Over the next few weeks we frequently found ourselves mulling over Billy Rugg’s epic journey and its surprising finale. We wondered how long it would have taken for the smell in the cab to disappear, speculated about what had motivated the driver and felt abashed that we had formerly joked that all cabbies were racists from Romford. ‘I had that Billy Rugg in the back’ we mimicked in true Private Eye style ‘and, my god, he was full of shit!’ But, most of all, we drew sustenance from this unexpected act of kindness from a stranger on our side, on the side of the homeless.

Comments

Anonymous said…
Very much enjoyed this piece and shared it on http://sockmob.blogspot.com with the proper attributing links. Cheers Jeremy. :)
Jeremy Swain said…
Thanks very much Janum. Rough sleepers seem to bring the best and worst out of people.
John Brannan said…
I find myself anxiously, obsessively, searching back through my memory to find an antidote - an example to counter the mortifying image of a person with nowhere to turn being shamefully degraded.

Nice bit of writing there, take it from someone who knows...
And I would say you found your example Jeremy, in the form of "The Kindly Taxi-Driver"

Nicely written pal.

John Brannan

Popular posts from this blog

The Bullshit Detector: Investigating a report into homelessness amongst former armed forces personnel

The Bullshit Detector

The Bullshit Detector being an occasional investigation into stories associated with homelessness and social exclusion, with a view to establishing their accuracy and veracity

The July 2013 Bullshit Detector
‘Up to 9,000 British heroes who served Queen and country are homeless after leaving the military’
What’s the story?
On 21st July 2013 the Sunday Mirror ran a two-page campaign ‘exclusive’ on the plight of British services personnel leaving the armed forces. The piece was highly critical of the government, claiming the situation has got much worst under the Coalition and, in an accompanying leader, comparing the UK situation unfavourably with that in the United States.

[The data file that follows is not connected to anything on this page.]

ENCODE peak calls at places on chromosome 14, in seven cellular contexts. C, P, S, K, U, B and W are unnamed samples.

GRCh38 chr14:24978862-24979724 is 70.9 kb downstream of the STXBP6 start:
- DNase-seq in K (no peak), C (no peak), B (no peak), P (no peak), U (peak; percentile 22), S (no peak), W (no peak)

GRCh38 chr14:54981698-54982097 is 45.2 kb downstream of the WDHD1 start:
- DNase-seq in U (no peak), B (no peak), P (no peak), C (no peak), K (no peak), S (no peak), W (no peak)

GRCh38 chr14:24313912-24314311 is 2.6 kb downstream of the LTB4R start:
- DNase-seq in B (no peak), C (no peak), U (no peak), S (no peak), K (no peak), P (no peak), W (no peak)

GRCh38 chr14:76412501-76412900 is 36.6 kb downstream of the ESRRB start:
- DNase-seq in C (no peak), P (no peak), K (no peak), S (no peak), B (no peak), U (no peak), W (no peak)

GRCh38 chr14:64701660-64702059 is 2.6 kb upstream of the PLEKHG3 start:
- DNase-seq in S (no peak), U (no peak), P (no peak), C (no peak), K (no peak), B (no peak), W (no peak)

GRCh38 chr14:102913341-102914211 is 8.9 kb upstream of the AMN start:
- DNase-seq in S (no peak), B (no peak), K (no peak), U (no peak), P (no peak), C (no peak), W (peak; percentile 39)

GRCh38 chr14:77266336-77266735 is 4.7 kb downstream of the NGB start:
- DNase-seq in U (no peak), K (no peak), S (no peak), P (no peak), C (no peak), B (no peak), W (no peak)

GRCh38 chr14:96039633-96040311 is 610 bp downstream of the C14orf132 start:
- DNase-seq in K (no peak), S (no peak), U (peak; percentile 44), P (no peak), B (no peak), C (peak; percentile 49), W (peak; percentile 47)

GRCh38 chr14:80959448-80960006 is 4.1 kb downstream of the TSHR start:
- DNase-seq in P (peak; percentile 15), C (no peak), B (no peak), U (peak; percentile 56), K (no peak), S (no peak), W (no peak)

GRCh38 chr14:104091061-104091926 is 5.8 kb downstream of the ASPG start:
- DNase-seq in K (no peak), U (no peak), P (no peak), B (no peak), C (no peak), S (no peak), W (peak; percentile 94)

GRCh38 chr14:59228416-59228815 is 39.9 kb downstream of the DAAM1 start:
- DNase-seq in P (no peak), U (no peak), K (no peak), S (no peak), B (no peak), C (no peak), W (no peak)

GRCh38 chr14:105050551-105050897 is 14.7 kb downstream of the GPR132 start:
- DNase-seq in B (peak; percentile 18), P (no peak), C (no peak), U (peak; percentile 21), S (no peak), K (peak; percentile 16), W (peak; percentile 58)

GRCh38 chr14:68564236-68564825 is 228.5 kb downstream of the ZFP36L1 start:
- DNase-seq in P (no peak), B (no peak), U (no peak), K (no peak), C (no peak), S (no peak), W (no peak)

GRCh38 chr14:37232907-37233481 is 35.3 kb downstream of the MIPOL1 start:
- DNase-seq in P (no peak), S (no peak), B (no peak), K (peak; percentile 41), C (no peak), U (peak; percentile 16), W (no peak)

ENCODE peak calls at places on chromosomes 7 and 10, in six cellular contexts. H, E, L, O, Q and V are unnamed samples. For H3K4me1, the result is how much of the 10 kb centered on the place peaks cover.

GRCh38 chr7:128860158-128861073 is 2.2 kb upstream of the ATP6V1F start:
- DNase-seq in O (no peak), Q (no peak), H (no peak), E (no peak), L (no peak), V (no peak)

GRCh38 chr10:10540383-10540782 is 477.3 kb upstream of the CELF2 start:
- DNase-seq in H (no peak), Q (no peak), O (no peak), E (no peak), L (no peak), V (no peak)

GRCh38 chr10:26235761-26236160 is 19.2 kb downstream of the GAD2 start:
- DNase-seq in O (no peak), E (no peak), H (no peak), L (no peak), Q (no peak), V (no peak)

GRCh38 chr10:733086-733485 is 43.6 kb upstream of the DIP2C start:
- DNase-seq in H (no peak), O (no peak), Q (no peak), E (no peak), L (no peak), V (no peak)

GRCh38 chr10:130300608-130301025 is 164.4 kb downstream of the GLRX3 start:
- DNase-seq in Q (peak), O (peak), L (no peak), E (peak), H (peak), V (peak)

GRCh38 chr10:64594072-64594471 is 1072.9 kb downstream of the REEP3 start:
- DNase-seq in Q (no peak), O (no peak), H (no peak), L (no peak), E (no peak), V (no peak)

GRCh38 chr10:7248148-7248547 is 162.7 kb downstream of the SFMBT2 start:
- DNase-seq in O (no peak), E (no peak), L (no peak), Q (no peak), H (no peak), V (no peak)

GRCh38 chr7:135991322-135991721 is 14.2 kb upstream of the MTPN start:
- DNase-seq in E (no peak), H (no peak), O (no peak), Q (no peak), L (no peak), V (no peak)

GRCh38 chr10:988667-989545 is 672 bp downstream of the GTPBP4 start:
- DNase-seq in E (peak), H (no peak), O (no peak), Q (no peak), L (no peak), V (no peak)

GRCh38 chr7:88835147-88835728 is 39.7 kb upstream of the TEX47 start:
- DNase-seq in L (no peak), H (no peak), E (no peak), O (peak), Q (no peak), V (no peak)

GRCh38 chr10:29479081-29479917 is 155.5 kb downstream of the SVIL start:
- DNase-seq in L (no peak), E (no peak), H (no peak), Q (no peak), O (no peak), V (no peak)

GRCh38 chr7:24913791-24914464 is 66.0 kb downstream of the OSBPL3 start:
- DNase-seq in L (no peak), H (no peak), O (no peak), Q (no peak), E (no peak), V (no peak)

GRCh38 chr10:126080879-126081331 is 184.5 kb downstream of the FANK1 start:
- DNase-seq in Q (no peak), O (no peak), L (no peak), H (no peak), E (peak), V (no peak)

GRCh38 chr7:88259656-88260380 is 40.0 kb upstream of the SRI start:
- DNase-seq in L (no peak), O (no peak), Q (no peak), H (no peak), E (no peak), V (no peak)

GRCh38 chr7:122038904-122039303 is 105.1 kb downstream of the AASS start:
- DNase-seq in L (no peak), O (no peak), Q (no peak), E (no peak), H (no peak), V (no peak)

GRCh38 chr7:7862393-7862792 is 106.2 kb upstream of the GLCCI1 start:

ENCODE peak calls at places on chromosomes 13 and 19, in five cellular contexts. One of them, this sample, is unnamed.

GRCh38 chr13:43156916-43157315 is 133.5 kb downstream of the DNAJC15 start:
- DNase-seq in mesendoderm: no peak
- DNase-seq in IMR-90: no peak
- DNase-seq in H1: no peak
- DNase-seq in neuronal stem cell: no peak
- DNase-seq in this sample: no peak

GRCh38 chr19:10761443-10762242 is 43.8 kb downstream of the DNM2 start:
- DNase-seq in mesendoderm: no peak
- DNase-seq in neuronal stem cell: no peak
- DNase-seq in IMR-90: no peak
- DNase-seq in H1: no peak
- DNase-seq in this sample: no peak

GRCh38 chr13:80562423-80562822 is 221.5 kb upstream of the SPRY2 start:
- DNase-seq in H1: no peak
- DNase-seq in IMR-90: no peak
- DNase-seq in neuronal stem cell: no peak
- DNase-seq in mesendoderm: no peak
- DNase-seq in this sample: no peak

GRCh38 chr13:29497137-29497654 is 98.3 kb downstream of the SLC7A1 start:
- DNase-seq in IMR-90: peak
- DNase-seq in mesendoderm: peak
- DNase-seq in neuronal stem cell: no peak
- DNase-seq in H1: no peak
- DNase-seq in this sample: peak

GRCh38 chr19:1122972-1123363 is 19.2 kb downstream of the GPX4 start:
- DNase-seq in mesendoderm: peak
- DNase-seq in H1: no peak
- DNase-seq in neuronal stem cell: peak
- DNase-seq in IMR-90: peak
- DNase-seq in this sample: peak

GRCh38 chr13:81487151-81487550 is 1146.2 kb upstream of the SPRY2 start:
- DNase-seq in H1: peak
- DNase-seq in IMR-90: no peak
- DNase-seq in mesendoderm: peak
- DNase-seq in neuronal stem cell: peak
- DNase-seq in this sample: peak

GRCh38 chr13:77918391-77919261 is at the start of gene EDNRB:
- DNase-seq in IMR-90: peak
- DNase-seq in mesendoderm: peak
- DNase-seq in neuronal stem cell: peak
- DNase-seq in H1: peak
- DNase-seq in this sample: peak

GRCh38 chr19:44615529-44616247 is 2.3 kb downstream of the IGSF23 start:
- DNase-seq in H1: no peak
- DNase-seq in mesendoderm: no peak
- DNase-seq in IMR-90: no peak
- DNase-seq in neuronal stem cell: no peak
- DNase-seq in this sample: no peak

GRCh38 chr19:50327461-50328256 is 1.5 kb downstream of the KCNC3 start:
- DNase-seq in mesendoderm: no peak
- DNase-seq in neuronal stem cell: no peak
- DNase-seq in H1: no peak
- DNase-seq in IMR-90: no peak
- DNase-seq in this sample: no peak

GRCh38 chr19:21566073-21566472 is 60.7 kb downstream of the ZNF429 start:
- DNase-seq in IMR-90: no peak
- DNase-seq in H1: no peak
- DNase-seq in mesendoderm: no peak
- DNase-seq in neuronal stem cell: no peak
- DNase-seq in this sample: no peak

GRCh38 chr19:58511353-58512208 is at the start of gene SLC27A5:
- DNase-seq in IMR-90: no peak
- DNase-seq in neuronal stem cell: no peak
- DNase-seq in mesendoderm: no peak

The article centred on two key statistics. Firstly that 1 in 10 rough sleepers ‘across the UK’ had been in the armed forces, with the clear implication being that these are British ex-services personnel who ‘fought on the frontline but now sleep in doorways, graveyards and parks, begging from the …

Street homelessness: The dangerous appeal of the street magnets

Amongst the front-line staff at Thames Reach, those undertaking outreach work on the street or managing our hostels for rough sleepers, there is always a sense of relief when the Christmas period is behind them. 
Christmas is a time when we can expect a surge in support from the public and, concurrently, there is also an increased risk of people dying on the street. This is because so much of the public’s seasonal largesse is focused on giving to people who are visibly present on the street and, in order to be in the position to be a recipient, those who have moved away from rough sleeping will often return to the street at Christmas. 
In late November, a Big Issue seller I follow who is active on Twitter tweeted that he had been forced to move from his usual pitch outside a supermarket because an intimidating former rough sleeper, now housed, had requisitioned it for the lucrative Christmas period.  Outreach workers meanwhile pay special attention to the vulnerable, often drug depend…

Out of sight - sleeping rough in car parks and corridors

From the seventh floor of the multi-storey car-park at this late hour the view is rather magnificent, but a cruel wind is whipping up the rubbish and there is not a soul around. I’m a Thames Reach London Street Rescue team volunteer tonight searching for rough sleepers with my colleague Rob and we have received a self-referral from a man sleeping rough in the car-park. It’s been a frustrating night. In Hounslow we discovered plenty of cardboard bedding but not the group of Lithuanians we feared could be sleeping rough. Under Kew Bridge and in a park in Putney the lone rough sleepers we have been tasked with contacting were not in their usual places. I ruminate on the unsettling paradox of being grievously disappointed not to find someone sleeping rough in sub-zero temperature.


But here on the stairwell we find our man, a 21-year old Pole called Karol. His is a story which is virtually a generic tale of youth homelessness. He came to this country as a fourteen year old unable to speak a…